The applause sign is illuminated.

I spotted this remarkable statement in the write up as well:

It’s possible that successful attacks went unnoticed, but for now it seems Nobelium’s efforts have been ineffective.

Wait, please. There is more. Navigate to “Microsoft Admits to Signing Rootkit Malware in Supply-Chain Fiasco.” This smoothly executed maneuver from the Windows 11 crowd prompted the write up to state:

Microsoft has now confirmed signing a malicious driver being distributed within gaming environments.

This driver, called “Netfilter,” is in fact a rootkit that was observed communicating with Chinese command-and-control (C2) IPs.

The write up concludes:

This particular incident, however, has exposed weaknesses in a legitimate code-signing process, exploited by threat actors to acquire Microsoft-signed code without compromising any certificates.

Amazing. The reason cyber crime is in gold rush mode is due to Microsoft in my opinion. The high tech wizards in Redmond can do rounded corners. Security? Good question.

Stephen E Arnold, June 28, 2021

Google: So Darned Useful to Good and Bad Actors

June 25, 2021

Never underestimate hackers’ adaptability and opportunism. E Hacking News reports, “Threat Actors Use Google Drives and Docs to Host Novel Phishing Attacks.” For the first time, security firm Avanan has found, attackers are able to bypass link scanners and other security protections and use Google’s standard document tools to deliver malicious, credential-stealing links. Previously, bad actors have had to lure their victims to a legitimate website in order to exploit its security flaws. Now they can do so right from users’ inboxes. The article cites a recent report from Trend Micro as well as the research from Avanan:

“According to researchers, once the hacker publishes the lure, ‘Google provides a link with embed tags that are meant to be used on forums to render custom content. The attacker does not need the iframe tags and only needs to copy the part with the Google Docs link. This link will now render the full HTML file as intended by the attacker and it will also contain the redirect hyperlink to the actual malicious website.’ The hackers then use the phishing lure to get the victim to ‘Click here to download the document.’ Once the victim clicks, the page redirects to the actual malicious phishing website through a web page designed to mimic the Google Login portal. Friedrich said Avanan researchers also spotted this same attack method used to spoof a DocuSign phishing email. In this case, the ‘View Document’ button was a published Google Docs link that actually was a fake DocuSign login page that would transmit the entered password to an attacker-controlled server via a ‘Log in’ button.”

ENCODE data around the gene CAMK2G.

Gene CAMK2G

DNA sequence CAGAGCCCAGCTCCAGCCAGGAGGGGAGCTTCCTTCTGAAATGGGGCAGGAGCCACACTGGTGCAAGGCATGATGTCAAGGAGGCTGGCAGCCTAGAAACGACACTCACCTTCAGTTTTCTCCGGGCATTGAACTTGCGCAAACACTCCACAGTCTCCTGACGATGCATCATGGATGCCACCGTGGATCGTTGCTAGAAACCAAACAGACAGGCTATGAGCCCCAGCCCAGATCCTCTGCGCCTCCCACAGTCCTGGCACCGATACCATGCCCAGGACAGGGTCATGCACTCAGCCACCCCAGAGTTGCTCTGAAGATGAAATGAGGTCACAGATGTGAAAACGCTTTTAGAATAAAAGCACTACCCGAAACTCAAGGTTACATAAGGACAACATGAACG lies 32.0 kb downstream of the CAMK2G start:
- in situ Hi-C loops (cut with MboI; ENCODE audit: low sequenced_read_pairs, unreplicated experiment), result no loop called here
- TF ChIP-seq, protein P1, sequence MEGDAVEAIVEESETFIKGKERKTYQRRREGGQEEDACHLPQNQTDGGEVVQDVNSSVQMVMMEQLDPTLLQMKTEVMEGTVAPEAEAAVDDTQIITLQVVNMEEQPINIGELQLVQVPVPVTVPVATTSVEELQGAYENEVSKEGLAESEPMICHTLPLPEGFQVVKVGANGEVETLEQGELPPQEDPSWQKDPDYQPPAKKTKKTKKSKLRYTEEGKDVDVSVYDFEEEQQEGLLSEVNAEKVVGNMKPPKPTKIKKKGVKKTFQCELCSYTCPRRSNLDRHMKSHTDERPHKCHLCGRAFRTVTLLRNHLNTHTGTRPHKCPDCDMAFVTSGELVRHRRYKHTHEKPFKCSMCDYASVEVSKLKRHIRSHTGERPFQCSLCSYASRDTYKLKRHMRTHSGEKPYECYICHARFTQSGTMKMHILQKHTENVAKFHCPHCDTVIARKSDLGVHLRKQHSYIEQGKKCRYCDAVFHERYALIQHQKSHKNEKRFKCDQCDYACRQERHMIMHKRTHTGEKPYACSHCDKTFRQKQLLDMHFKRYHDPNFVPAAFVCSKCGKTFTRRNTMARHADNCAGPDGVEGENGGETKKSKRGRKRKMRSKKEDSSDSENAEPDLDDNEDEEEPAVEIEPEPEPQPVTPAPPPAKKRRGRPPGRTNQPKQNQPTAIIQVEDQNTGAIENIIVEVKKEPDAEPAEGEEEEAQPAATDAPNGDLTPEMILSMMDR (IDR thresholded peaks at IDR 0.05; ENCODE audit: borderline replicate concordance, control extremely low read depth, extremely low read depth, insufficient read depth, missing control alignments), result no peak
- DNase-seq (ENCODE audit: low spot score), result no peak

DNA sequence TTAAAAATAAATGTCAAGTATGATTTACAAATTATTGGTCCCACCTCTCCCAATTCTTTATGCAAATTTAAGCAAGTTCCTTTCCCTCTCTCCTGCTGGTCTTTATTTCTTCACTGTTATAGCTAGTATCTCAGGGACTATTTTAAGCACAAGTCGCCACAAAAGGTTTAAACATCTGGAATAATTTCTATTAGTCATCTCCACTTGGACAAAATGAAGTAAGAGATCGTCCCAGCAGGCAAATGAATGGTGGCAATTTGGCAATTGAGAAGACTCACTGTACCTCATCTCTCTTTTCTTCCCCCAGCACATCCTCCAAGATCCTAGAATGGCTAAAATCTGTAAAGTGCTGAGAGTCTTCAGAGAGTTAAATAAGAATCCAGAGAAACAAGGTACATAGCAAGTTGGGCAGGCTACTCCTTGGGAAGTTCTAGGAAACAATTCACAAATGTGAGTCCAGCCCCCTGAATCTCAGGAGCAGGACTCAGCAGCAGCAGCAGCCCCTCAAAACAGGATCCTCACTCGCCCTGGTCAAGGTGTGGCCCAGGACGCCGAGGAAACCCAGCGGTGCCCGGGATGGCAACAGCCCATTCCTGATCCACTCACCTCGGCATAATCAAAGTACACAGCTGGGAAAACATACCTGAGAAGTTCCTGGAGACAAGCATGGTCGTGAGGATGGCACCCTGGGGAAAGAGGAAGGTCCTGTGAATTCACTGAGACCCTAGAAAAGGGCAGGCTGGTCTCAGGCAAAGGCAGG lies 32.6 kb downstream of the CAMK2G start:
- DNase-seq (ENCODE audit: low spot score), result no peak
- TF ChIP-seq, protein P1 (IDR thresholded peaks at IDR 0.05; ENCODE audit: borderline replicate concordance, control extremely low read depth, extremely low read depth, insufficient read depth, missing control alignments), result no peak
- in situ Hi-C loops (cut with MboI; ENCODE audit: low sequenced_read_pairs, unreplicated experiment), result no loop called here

Stolen login credentials are the most effective way to infiltrate any organization, and with a little social engineering hackers can attract many of them with this approach. It is a good reminder that educated users who do not fall for phishing schemes provide the best protection against such attackers. Alternatively, just download some interesting apps from the Google Play Store.

Cynthia Murrell, June 25, 2021

DarkCyber for June 15, 2021, Now Available

June 15, 2021

DarkCyber is a video news program issued every two weeks. The June 15, 2021, show includes five stories:

  • Pentest tools you can download and use today for free
  • A free report that explains Britain’s cyber weaknesses
  • Additional information about the E2EE revolution